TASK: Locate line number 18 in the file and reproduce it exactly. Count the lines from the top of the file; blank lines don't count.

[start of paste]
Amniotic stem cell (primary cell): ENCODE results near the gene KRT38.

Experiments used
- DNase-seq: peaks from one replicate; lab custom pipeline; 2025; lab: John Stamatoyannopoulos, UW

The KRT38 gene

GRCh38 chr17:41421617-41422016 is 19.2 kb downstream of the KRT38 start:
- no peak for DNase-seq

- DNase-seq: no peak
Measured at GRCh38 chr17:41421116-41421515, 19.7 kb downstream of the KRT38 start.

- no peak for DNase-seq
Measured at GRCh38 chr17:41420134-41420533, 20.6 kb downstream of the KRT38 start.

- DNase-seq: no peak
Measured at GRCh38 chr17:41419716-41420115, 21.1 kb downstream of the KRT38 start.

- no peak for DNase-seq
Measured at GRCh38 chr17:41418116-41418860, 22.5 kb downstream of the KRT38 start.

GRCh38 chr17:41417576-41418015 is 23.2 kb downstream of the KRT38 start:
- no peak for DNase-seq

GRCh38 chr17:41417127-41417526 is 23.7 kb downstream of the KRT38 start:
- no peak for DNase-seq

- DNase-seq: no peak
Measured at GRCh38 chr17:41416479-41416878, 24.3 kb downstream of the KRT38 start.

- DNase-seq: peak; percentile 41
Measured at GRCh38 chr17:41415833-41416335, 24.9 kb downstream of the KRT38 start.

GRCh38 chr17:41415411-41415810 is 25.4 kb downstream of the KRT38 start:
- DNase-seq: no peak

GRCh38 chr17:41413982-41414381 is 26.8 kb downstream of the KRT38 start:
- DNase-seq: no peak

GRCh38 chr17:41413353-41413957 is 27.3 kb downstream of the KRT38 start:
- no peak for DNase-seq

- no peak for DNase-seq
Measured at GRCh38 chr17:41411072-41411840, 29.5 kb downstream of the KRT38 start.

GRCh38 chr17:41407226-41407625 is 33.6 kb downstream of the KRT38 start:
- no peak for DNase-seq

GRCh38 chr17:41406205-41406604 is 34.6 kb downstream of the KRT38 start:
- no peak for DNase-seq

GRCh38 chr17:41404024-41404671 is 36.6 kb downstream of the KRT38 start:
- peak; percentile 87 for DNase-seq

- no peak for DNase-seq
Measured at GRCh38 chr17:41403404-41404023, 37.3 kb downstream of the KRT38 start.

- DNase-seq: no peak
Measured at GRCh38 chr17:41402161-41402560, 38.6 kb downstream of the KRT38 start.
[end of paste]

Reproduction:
- no peak for DNase-seq